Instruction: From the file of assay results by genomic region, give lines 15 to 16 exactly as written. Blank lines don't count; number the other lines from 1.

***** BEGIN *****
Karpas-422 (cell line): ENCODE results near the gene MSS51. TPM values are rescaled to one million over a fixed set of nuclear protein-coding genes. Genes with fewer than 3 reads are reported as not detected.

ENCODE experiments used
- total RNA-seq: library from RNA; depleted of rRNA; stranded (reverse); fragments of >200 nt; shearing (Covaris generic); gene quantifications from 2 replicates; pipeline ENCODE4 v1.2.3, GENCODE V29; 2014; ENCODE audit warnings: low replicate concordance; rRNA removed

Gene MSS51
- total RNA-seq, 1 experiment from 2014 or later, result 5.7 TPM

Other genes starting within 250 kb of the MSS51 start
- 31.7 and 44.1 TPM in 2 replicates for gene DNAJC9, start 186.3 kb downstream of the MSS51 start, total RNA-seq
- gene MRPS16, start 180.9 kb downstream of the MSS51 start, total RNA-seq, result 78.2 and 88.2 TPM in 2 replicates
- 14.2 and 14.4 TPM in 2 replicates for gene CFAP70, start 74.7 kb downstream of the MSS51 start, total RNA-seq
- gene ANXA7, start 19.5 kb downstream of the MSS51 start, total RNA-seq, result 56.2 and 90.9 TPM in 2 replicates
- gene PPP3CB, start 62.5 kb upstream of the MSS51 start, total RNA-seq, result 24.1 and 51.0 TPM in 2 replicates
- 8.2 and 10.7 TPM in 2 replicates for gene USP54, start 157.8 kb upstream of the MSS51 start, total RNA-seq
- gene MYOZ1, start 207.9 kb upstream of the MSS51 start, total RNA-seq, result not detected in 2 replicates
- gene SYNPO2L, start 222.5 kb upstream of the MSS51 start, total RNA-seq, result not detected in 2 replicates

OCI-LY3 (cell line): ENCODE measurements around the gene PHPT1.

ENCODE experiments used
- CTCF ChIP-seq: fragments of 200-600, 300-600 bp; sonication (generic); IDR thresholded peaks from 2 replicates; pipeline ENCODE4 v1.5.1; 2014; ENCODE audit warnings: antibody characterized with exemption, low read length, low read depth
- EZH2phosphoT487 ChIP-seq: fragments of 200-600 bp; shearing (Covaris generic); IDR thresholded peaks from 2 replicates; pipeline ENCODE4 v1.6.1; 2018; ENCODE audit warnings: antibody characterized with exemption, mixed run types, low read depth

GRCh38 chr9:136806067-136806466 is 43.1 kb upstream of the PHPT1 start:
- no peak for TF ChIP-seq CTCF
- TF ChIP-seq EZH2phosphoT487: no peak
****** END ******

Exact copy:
OCI-LY3 (cell line): ENCODE measurements around the gene PHPT1.

ENCODE experiments used